When customers consider a product or service described in a value proposition, they may weigh the potential rewards against the risks. These risks could be financial, like wasting money on a product that doesn’t deliver on its promise. Or they could be functional, like the risk of a new software system disrupting an established workflow.
Your value proposition should assure customers that the risks are minimal. To do this, it can:
Every buying decision involves a leap of faith. Make that leap as small and safe as possible.
“Customer testimonials, loyalty programs, online communities and influencers/spokespeople are also great ways to reduce buyer fear; i.e., if others seem satisfied with the product/service, then the potential risks won’t seem so bad,” Aranyosi says.
You can develop unique ways of communicating the value by jotting down your product’s or service’s features and benefits and your customers’ needs. Then, by engaging in thoughtful discussion with team members, you can enrich and fine-tune each idea until you’ve crafted an impactful UVP.
A few brainstorming techniques include:
You can create a strong statement by tapping into the power of collaboration and ideation.
“A good rule of thumb is to never work alone without feedback. You want your UVP to resonate with the largest group of people, so it will generally go through several iterations until you’ve refined it to just the right key components that appeal to the widest audience,” Aranyosi explains. “This should also be done while keeping your target audience in mind; i.e., you’re looking for that common space between your product/service and audience that puts them both in the best possible light.”
You’ve been a customer, so you know from personal experience that when selecting a product or service, customers are looking for solutions to their problems. Therefore, you must understand your audience’s pain points and how to address them. Ask yourself questions like::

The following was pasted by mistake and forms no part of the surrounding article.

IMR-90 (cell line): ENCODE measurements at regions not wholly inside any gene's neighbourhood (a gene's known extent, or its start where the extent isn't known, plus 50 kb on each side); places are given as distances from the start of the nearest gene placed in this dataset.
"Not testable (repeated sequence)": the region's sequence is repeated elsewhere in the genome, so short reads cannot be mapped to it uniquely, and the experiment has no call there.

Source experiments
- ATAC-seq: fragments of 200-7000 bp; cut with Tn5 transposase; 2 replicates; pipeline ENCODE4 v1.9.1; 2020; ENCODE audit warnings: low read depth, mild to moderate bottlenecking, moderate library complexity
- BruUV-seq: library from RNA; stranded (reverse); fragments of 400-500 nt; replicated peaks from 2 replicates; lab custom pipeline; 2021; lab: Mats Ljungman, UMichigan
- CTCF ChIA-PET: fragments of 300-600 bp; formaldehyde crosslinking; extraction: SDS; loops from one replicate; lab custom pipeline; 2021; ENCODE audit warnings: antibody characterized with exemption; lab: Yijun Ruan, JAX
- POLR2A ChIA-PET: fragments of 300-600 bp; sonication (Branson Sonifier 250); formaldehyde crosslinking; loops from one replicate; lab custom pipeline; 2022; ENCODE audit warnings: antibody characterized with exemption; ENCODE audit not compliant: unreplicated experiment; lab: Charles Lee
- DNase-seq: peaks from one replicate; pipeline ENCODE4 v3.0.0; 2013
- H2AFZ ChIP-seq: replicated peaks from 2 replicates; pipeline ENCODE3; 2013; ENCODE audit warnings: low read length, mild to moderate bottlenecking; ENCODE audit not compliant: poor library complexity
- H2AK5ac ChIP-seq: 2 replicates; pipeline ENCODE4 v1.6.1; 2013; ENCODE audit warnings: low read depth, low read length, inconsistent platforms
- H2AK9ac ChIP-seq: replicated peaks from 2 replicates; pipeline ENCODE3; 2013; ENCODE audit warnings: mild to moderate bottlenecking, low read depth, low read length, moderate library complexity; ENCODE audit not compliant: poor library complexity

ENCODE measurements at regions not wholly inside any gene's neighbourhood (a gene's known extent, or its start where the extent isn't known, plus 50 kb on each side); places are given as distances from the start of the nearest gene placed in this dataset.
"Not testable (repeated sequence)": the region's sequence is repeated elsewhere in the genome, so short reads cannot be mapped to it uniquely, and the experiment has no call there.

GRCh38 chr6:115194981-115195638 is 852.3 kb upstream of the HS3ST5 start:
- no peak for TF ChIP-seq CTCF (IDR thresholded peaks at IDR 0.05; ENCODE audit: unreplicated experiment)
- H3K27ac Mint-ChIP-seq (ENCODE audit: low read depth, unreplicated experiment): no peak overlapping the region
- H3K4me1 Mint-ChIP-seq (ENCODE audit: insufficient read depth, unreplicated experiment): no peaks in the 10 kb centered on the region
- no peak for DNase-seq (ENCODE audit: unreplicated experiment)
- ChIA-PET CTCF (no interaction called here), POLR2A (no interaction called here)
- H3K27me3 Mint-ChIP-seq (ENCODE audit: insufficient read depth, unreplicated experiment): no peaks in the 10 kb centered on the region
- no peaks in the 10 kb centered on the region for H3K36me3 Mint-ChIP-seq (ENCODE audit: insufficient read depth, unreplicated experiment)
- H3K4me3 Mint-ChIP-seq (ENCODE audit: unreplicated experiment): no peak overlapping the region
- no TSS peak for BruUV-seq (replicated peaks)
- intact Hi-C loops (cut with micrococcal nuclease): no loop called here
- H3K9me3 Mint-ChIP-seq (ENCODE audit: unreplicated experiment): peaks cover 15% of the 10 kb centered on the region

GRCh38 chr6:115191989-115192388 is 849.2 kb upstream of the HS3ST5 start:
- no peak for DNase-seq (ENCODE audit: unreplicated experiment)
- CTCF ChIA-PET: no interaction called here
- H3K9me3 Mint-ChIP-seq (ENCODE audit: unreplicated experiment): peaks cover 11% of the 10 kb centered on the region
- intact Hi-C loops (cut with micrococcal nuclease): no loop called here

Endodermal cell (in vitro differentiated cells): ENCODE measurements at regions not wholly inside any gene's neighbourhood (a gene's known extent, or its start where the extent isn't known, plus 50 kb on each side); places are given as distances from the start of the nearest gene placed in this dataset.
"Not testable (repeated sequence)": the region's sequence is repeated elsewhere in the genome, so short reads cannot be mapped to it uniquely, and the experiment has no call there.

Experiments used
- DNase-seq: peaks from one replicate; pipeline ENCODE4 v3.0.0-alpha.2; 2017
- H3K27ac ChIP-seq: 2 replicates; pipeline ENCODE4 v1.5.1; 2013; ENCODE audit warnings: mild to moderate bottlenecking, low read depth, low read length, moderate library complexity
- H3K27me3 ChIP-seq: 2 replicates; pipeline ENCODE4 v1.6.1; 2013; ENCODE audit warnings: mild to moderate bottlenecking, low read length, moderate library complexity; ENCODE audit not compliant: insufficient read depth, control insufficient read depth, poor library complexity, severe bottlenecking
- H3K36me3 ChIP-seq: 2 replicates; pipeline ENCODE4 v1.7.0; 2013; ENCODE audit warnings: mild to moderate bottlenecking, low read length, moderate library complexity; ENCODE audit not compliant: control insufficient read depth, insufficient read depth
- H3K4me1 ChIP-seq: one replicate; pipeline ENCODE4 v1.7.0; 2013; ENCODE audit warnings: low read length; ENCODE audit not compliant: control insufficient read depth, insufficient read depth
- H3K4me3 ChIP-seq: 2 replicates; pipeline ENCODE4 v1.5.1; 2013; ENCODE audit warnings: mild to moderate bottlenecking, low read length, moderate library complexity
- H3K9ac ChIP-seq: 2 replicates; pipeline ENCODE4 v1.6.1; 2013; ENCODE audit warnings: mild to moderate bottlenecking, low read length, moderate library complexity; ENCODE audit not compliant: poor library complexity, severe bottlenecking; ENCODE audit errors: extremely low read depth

Think about what led you to create the product or service in the first place and use that to craft a value proposition that truly resonates.
It all boils down to identifying and communicating the value of your offer. Sure, features are important, but “high-tech” and “innovative” don’t mean anything if customers can’t see how those features will solve their problems. Consider the following:
If there’s no clear benefit, your value proposition will fail to generate customer interest.
Your value proposition should describe your brand’s differentiators in a context that illustrates to customers why what you’re selling is worth their time, money or attention.
For example, instead of saying “We offer the highest quality,” try something like, “Our products exceed industry standards and come with a satisfaction guarantee.” Your value proposition should clarify how what you’re selling is tailored to customers’ needs.
When your value proposition connects your product’s or service’s value to customers’ issues, you incentivize them to purchase. For example: “Our ecofriendly, reusable water bottles are leak-proof and easy to use — so you can reduce your plastic consumption and feel good about your daily hydration routine.”
That marketing statement emphasizes the practical benefits of the product and tells customers how it answers another, sometimes unspoken desire; in this case, making a positive environmental impact.
Plenty of competition exists, so you must ensure your UVP stands out. Think about things like:
Product innovation can also help you differentiate your offering. By staying on top of trends and leveraging new technologies, you can offer products or services that make writing an effective value proposition even easier.